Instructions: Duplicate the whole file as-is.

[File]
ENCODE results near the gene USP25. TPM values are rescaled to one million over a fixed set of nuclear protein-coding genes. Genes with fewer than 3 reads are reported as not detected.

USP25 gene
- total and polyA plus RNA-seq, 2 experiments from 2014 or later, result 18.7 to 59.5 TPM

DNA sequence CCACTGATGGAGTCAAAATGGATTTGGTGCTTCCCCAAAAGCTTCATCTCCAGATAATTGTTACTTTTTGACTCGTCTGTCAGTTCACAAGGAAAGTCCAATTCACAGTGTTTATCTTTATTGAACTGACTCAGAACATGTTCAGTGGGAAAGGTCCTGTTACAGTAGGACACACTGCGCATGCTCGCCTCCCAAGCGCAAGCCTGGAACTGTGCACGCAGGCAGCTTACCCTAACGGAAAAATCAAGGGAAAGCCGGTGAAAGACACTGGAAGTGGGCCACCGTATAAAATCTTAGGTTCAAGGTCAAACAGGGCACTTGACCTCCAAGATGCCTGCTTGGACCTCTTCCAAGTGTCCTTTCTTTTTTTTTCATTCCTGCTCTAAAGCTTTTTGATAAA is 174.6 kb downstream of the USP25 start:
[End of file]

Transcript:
ENCODE results near the gene USP25. TPM values are rescaled to one million over a fixed set of nuclear protein-coding genes. Genes with fewer than 3 reads are reported as not detected.

USP25 gene
- total and polyA plus RNA-seq, 2 experiments from 2014 or later, result 18.7 to 59.5 TPM

DNA sequence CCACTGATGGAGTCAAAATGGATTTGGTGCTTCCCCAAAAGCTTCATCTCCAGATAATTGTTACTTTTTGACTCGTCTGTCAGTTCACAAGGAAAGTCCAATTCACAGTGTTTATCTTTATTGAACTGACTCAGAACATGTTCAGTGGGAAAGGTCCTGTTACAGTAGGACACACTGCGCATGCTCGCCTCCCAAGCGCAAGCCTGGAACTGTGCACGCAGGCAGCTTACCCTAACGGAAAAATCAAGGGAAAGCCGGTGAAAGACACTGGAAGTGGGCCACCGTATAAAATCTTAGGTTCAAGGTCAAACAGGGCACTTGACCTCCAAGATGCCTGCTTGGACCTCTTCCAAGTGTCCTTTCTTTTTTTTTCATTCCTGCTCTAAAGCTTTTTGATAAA is 174.6 kb downstream of the USP25 start: